Sunday, June 9, 2019

GOOD GRIEF, "Keep Tissues by Your Side"

Good Grief: Strategies for Building Resilience and Supporting Transformation             
Don't be ashamed to weep; 'tis right to grieve. Tears are only water, and flowers, trees, and fruit cannot grow without water. But there must be sunlight also. A wounded heart will heal in time, and when it does, the memory and love of our lost ones is sealed inside to comfort us.
                             Brian Jacques, Taggerung

     This will come as no surprise to you, but crying can occur at any time. You do not want to be without this necessity — tissues!

     Often, the person you are with does not have any tissues to accommodate you and you are left with tears flowing unfettered down your face, disrupting your makeup, perhaps combined with yucky stuff running from your nose. Neither of these are very pleasant to see or feel, and you do not want to feel any worse than you already do. Let the tears flow, but keep your supply of tissues handy. You already feel bad and do not look your best. No need to add cosmetic insult to emotional injury.

     “Be prepared” is my motto! Keep a supply of tissues in your pocketbook, tote bag, pocket, and car. Sometimes, I did not have tissues, and what I did was use the napkins I keep in the side door pockets of my car or purse.

If you are caught with all your tissues used up, don’t be afraid to ask for them. You’d be surprised how many places have tissue boxes somewhere close by, ready to meet your needs. Often, while out shopping, I have had people that I interacted with take one look at my face and notice when my eyes got glassy (on the verge of tears again) and offer up their box of tissues, sitting behind the sales counter, before I even asked. God bless these intuitive beings!

     There will be times, however, when there are no tissues available. Exceptional circumstance requires breaking a few rules. So, it’s OK to use your shirttail or your sleeve to do what you need to do to tidy yourself up. Remember, we used our shirttails and sleeves to do this when we were children and having that memory and skill comes to the rescue now. Don’t worry, it will wash right out. No one needs to know, as you sneak a wipe here or there. You can turn it into a funny story and have a laugh with a friend. But, remember to get tissues at the next stop or keep an extra stash available in strategic locations as backup.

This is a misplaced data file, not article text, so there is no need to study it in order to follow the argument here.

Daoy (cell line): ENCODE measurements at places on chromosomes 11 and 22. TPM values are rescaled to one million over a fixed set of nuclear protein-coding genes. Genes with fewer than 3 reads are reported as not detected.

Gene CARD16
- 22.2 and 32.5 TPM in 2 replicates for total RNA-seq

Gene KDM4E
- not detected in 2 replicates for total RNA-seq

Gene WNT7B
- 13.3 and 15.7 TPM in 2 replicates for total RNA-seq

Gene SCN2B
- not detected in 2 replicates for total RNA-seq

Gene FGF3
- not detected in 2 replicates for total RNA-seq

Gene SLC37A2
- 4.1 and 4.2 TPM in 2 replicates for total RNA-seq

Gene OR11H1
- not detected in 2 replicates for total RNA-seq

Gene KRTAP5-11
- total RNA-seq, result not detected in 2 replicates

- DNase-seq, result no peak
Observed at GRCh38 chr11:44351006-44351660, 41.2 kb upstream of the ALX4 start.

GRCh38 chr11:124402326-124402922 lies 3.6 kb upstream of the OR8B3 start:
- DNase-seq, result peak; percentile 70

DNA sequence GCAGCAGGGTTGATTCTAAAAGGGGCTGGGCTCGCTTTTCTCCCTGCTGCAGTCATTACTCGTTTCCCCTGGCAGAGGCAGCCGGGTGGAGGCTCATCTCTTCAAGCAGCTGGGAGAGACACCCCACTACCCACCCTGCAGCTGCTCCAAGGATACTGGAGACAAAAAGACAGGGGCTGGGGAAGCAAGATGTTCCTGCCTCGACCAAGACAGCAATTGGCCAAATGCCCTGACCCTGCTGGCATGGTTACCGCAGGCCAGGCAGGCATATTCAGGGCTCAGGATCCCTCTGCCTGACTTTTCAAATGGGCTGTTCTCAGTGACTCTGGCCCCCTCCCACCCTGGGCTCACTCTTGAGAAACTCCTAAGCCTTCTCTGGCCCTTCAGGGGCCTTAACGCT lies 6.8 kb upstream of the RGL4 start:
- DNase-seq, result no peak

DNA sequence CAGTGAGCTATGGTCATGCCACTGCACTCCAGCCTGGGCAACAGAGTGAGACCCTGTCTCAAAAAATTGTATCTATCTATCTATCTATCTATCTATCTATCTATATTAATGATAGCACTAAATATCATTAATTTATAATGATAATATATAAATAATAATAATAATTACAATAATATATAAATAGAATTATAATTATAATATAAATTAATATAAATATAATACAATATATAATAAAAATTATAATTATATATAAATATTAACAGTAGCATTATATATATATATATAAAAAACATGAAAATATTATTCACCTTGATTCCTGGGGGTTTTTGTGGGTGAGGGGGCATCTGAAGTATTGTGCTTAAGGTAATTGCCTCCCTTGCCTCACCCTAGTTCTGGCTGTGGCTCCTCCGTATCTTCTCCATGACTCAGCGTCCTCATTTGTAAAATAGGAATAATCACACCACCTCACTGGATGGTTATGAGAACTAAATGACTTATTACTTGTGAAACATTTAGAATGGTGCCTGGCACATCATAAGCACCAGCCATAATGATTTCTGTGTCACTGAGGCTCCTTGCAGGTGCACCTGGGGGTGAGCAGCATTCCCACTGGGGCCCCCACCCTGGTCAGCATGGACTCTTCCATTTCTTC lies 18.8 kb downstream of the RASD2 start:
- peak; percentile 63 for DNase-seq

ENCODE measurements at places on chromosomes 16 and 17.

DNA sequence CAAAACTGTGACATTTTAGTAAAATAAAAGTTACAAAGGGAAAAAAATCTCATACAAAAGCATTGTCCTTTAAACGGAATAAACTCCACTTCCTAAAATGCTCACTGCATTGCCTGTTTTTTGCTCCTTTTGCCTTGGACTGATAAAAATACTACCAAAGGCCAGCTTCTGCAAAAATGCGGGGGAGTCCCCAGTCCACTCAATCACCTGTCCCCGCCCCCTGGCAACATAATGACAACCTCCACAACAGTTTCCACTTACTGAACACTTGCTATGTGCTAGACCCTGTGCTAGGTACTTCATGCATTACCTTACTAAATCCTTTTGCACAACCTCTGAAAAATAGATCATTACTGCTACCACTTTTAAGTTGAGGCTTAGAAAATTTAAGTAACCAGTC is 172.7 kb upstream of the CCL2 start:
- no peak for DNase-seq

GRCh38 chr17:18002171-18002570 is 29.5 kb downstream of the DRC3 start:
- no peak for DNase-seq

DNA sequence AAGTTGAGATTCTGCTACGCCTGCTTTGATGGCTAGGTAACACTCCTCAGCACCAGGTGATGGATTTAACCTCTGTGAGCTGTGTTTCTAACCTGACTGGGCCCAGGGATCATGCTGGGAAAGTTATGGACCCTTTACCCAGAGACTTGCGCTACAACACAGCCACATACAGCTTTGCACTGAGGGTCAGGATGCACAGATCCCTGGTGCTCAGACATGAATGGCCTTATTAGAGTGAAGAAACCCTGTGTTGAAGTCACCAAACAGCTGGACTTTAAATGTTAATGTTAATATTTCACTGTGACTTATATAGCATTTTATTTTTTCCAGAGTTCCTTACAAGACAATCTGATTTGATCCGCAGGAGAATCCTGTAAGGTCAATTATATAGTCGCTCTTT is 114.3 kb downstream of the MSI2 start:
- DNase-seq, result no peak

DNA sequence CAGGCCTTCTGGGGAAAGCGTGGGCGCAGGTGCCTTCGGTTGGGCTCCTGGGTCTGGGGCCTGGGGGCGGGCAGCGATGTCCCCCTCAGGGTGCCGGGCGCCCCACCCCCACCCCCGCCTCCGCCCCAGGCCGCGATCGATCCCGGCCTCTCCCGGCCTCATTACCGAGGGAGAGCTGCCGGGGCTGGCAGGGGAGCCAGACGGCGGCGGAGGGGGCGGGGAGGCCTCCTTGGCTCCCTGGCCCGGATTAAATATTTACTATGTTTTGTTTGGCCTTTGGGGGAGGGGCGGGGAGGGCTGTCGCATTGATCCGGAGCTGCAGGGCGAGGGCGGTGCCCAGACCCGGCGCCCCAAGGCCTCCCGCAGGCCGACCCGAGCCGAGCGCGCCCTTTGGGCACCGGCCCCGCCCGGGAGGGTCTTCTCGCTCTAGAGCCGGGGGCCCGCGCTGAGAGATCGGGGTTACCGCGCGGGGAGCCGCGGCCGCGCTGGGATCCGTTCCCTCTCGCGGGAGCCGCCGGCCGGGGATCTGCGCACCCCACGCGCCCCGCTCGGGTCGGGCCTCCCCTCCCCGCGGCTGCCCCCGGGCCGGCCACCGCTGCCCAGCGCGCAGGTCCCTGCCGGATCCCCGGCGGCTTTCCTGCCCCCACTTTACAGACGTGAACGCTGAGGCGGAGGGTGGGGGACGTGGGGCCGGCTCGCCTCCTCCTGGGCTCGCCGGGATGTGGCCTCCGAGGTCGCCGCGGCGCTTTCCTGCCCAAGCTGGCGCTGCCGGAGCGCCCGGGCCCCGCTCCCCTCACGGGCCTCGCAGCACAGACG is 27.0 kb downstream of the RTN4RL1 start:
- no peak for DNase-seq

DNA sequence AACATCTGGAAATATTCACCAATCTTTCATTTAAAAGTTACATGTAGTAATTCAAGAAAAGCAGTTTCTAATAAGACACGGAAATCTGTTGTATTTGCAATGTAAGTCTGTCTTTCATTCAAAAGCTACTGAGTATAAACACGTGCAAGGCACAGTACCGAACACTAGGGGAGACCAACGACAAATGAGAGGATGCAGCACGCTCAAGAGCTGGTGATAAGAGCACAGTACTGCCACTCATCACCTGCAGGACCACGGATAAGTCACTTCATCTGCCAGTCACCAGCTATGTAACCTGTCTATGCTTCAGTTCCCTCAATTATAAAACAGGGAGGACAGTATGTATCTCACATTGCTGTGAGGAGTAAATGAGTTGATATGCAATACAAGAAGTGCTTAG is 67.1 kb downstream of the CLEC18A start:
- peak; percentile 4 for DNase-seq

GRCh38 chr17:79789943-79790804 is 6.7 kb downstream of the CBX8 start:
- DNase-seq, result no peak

I found crying to be a great way to release the pent-up emotions I was feeling. I cried when I was angry, sad, frustrated, felt sorry for myself, or just about anything since the loss of my husband. Crying made me feel good sometimes, pathetic at other times. I was very hard on myself, thinking I should be able to get a grip and buck up — and you may feel this way too.

     Be brave. Let the tears come, for whatever reason, and feel the emotional release. Use your handy tissues to mop up your tears and runny nose. Then, take a deep breath in and out or even two or three or more breaths in and out, to calm yourself. At times, all you can do at first is to breathe. Remember that you are still a part of the living. Teary episodes will become less frequent and less intense over time, but I do not think they ever go away. They haven’t yet for me.

     During the journey through grief and loss, you will find that your friends and loved ones have boxes of tissues ready for your use when you visit. If you run out of yours, they will give you the box to take with you. I just love my friends. When they visit me, they scan the environment looking for the tissue box so they can provide it and show caring. Tissues are not just for you, however, as those grieving with you also cry, have runny noses and need these supplies.

Remember to share your tissues — crying can be contagious. It is a precious gift to cry together with someone who cares.


·       I accept my weaknesses at this time and allow others to share their strength.
·       I am strong and I will survive one day at a time
·       I am at peace with what is happening in my life.



With her permission, I am serializing here nurse Cheryl Barrett's valuable book on transcending grief. I had the pleasure of being her coach and editor through my Write Your Book with Me enterprise. 

Douglas Winslow Cooper, PhD

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